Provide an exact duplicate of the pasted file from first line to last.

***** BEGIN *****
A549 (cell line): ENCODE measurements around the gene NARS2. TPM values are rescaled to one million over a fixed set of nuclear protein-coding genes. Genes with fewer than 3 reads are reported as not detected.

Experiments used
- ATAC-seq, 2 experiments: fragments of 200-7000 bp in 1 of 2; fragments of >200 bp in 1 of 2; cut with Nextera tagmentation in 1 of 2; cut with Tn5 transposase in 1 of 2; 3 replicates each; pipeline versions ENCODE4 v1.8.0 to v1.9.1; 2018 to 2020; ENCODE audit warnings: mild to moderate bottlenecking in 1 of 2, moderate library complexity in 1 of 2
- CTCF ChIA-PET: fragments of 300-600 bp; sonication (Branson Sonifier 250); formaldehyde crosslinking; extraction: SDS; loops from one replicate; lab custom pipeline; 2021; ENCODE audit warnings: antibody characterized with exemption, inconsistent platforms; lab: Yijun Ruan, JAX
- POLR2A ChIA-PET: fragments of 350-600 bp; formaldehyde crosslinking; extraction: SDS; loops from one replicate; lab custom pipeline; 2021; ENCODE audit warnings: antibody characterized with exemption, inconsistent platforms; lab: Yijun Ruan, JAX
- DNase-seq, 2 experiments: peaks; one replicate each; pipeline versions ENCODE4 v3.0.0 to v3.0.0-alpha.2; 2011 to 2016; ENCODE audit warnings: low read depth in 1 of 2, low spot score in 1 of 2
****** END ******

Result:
A549 (cell line): ENCODE measurements around the gene NARS2. TPM values are rescaled to one million over a fixed set of nuclear protein-coding genes. Genes with fewer than 3 reads are reported as not detected.

Experiments used
- ATAC-seq, 2 experiments: fragments of 200-7000 bp in 1 of 2; fragments of >200 bp in 1 of 2; cut with Nextera tagmentation in 1 of 2; cut with Tn5 transposase in 1 of 2; 3 replicates each; pipeline versions ENCODE4 v1.8.0 to v1.9.1; 2018 to 2020; ENCODE audit warnings: mild to moderate bottlenecking in 1 of 2, moderate library complexity in 1 of 2
- CTCF ChIA-PET: fragments of 300-600 bp; sonication (Branson Sonifier 250); formaldehyde crosslinking; extraction: SDS; loops from one replicate; lab custom pipeline; 2021; ENCODE audit warnings: antibody characterized with exemption, inconsistent platforms; lab: Yijun Ruan, JAX
- POLR2A ChIA-PET: fragments of 350-600 bp; formaldehyde crosslinking; extraction: SDS; loops from one replicate; lab custom pipeline; 2021; ENCODE audit warnings: antibody characterized with exemption, inconsistent platforms; lab: Yijun Ruan, JAX
- DNase-seq, 2 experiments: peaks; one replicate each; pipeline versions ENCODE4 v3.0.0 to v3.0.0-alpha.2; 2011 to 2016; ENCODE audit warnings: low read depth in 1 of 2, low spot score in 1 of 2